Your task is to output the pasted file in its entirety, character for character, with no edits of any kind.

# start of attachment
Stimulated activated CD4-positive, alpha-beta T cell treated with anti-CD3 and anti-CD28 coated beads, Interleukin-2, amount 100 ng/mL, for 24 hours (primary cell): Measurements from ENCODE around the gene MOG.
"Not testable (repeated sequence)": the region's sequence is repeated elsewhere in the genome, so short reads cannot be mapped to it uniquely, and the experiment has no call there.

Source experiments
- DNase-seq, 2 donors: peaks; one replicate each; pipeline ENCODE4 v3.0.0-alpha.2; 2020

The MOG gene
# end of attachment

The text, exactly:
Stimulated activated CD4-positive, alpha-beta T cell treated with anti-CD3 and anti-CD28 coated beads, Interleukin-2, amount 100 ng/mL, for 24 hours (primary cell): Measurements from ENCODE around the gene MOG.
"Not testable (repeated sequence)": the region's sequence is repeated elsewhere in the genome, so short reads cannot be mapped to it uniquely, and the experiment has no call there.

Source experiments
- DNase-seq, 2 donors: peaks; one replicate each; pipeline ENCODE4 v3.0.0-alpha.2; 2020

The MOG gene